It is important to note that the electronic application form did not provide a mechanism for an applicant to explain the “nuances” of his/her situation – e.g. that in this case the applicant’s second marriage was not legally recognized in Australia but was valid in Egypt.
This situation did not sit well with the Department. It proceeded to cancel the visa holder’s Resident Return visa, on the basis that his answer that he was “divorced” was not correct.
Review of the cancellation decision was then sought before the AAT. And this is where things took another “wrong turn”.
While the Tribunal made a finding that the visa holder “did not declare his correct relationship status”, the Federal Court (Perry J) determined that this finding was not equivalent to a finding that the answer provided on the application form was “incorrect”. Consequently, the Federal Court concluded that the visa cancellation power under section 109 of the Migration Act had never been “engaged”, and that therefore the Tribunal had fallen into jurisdictional error when it affirmed the Department’s decision to cancel the Resident Return visa.
Is your head spinning yet? Or did it start spinning a while ago?
Here are some lessons which I suggest can be drawn from the case:
1. The Department evidently cross-references the answers provided by applicants between different visa applications. So it is really (really!) important that the answers provided on one application form be completely truthful and consistent with other applications made by the same applicant.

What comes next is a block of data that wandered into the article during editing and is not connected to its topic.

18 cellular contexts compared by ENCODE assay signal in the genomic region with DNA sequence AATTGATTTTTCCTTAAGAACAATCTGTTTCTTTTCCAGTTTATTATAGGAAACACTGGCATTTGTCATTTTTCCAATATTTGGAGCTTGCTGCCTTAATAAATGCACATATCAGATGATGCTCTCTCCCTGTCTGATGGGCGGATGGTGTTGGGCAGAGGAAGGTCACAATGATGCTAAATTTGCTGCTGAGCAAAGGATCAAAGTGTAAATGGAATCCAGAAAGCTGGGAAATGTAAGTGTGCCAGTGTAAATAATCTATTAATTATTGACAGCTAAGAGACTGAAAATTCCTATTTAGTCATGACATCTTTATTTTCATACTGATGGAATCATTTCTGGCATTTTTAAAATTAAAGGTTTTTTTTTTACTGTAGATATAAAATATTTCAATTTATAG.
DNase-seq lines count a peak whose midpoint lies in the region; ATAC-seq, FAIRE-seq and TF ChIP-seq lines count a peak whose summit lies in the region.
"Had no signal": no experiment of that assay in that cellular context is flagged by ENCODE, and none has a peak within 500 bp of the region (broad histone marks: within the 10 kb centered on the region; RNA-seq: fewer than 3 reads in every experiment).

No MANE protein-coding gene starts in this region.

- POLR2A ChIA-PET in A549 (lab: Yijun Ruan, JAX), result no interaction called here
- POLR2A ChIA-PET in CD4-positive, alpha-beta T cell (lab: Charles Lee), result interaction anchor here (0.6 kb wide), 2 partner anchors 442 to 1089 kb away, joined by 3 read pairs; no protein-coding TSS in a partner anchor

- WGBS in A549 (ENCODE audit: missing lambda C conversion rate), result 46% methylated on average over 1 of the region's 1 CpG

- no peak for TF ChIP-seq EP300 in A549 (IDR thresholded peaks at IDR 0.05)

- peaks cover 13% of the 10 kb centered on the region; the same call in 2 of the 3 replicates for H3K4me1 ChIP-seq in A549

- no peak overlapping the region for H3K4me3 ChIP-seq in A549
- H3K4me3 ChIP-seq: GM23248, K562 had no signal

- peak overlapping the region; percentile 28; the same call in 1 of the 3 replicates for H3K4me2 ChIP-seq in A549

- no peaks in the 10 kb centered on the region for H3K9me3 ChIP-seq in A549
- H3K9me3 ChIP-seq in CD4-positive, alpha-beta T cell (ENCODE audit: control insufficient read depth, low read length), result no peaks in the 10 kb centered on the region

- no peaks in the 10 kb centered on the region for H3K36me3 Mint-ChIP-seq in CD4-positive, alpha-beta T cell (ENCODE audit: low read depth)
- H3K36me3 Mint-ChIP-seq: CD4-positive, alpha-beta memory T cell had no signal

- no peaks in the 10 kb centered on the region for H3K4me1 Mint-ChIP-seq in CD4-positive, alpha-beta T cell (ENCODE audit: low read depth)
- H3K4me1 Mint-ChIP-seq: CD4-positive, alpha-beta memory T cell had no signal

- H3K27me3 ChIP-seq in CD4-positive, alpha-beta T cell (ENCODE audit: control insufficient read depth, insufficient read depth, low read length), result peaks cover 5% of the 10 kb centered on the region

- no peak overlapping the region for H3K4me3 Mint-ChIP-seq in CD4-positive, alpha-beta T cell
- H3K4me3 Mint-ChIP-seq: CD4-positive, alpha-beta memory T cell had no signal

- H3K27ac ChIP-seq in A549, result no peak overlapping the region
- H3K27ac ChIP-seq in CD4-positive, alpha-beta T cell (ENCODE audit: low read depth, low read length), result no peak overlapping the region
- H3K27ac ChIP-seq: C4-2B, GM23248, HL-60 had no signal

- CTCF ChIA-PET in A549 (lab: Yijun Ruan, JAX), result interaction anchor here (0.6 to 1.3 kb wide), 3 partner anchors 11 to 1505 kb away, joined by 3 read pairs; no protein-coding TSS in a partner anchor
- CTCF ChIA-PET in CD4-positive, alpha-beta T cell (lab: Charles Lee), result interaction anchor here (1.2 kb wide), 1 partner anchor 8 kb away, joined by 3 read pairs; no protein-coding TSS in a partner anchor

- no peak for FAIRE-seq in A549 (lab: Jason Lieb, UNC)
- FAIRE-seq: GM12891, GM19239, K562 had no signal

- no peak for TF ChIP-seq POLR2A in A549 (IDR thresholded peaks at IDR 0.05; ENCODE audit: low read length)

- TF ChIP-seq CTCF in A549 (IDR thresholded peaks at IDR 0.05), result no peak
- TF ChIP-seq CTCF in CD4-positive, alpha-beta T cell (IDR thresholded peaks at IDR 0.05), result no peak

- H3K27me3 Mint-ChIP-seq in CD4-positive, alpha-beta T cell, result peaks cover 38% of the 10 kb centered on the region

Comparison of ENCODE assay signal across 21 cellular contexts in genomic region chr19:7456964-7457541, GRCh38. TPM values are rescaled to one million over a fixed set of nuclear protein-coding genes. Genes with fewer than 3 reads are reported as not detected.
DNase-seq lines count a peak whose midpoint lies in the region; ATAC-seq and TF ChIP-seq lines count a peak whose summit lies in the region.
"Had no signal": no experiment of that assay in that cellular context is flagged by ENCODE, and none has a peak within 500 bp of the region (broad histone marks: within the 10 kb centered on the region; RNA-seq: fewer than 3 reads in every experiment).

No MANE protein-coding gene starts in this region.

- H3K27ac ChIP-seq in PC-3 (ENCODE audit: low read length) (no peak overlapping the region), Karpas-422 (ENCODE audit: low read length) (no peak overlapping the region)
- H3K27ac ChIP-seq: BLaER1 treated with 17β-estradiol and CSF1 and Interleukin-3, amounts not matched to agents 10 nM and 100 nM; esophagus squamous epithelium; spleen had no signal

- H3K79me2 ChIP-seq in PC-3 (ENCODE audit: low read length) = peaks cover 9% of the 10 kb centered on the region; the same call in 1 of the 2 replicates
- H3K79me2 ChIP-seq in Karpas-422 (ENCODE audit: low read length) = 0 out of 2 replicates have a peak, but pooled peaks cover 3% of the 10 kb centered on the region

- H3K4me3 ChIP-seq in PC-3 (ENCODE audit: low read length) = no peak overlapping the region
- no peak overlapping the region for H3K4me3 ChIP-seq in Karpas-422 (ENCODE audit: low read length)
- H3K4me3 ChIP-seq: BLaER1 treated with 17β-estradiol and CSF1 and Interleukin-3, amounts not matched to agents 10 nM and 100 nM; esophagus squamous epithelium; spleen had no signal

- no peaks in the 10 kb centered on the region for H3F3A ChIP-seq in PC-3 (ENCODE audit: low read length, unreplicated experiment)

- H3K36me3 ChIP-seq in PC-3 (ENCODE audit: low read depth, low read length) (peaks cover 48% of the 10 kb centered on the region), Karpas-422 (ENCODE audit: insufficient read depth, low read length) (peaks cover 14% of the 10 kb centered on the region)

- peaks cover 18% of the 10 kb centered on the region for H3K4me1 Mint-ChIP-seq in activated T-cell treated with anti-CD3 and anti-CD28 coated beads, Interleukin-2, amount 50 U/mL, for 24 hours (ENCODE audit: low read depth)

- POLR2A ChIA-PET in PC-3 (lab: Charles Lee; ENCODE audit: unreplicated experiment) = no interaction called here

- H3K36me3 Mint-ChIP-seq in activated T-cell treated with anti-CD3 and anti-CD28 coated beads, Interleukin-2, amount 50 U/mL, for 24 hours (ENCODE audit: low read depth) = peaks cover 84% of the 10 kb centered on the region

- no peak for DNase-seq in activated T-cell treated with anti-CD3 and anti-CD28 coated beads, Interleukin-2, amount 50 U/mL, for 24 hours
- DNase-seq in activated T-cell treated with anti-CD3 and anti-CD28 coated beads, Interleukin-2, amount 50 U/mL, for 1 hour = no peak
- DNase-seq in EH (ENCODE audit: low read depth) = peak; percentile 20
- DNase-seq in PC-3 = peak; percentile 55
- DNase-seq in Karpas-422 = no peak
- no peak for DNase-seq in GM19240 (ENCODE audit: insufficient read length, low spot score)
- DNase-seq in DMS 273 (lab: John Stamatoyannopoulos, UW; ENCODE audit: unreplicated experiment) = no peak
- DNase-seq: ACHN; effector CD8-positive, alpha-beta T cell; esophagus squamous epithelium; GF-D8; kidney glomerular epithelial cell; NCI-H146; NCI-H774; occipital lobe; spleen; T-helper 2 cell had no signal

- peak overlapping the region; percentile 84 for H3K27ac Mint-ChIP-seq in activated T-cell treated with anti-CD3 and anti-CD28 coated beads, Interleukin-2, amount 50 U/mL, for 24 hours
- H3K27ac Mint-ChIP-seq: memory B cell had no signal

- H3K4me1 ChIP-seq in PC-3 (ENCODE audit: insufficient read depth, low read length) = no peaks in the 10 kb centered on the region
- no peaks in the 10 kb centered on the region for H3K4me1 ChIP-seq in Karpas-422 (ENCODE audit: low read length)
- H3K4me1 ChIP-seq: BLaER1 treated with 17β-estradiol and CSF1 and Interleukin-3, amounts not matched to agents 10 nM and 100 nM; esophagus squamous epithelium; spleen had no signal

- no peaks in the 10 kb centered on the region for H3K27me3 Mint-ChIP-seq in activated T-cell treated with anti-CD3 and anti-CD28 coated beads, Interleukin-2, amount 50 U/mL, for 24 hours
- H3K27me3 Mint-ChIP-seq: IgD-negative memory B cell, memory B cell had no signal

2. The electronic application forms available on ImmiAccount do not accommodate subtlety, complexity or nuance. They are “binary” in asking for “yes/no” type answers. Therefore, in situations where there is a lack of clarity, or where a simple “yes/no” type answer might not adequately characterize the facts, it is a great idea to communicate directly and immediately with the Department to provide detailed explanations and to provide the subtlety, nuance and complexity!
3. The case makes you wonder if the Department’s compliance section has too much time on its hands and is looking for things to do. Why on earth would they proceed to cancel a resident Return visa on the basis that an applicant has mischaracterised her/his relationship status? What possible difference could it make if an applicant for a RRV is married, divorced, de facto, or Martian? Does anything turn on that at all? Isn’t it the case that if the Department is worried about the authenticity of a partner application made by or sponsored by the holder of an RRV, it can deal with those concerns in the context of assessing the partner visa application itself? Since every applicant for a RRV has to satisfy primary criteria in their own right, what difference does it make what their marital status is.
And suppose someone did incorrectly state their relationship status on an RRV application. What integrity issues would that pose, other than zero.
More summertime fun!